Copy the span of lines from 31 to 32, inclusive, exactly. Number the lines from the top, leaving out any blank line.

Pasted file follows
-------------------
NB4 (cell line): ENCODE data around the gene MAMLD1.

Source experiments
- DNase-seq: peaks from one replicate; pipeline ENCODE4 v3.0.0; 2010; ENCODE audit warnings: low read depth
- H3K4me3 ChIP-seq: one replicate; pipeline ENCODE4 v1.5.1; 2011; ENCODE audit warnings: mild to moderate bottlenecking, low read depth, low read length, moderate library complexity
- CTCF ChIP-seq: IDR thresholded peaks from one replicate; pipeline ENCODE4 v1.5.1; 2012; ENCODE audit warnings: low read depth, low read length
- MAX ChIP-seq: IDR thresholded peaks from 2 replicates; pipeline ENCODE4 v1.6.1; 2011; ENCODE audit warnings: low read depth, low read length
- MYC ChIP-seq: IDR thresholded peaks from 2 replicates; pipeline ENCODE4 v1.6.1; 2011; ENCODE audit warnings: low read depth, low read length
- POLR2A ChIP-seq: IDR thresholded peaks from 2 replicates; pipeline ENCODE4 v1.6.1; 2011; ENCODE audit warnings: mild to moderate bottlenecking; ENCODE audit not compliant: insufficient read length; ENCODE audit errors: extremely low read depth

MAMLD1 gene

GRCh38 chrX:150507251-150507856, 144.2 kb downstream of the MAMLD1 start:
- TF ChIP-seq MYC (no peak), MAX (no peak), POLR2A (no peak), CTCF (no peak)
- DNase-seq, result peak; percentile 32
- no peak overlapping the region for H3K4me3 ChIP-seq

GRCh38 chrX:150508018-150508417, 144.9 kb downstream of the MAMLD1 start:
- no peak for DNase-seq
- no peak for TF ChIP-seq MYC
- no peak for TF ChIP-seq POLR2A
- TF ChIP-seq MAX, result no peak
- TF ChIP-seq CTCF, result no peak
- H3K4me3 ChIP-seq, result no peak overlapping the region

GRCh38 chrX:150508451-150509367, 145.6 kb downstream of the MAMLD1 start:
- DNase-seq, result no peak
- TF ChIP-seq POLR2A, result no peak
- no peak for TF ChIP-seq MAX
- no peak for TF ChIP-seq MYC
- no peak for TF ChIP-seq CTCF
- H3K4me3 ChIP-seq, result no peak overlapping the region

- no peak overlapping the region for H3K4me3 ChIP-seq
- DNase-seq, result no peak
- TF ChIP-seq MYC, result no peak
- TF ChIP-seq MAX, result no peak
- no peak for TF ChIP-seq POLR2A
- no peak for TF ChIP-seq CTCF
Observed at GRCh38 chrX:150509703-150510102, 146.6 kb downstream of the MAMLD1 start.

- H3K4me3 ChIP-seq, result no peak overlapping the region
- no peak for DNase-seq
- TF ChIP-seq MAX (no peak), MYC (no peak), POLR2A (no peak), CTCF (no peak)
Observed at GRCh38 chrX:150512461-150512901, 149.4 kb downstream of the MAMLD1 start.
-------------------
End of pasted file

- TF ChIP-seq MAX, result no peak
- no peak for TF ChIP-seq POLR2A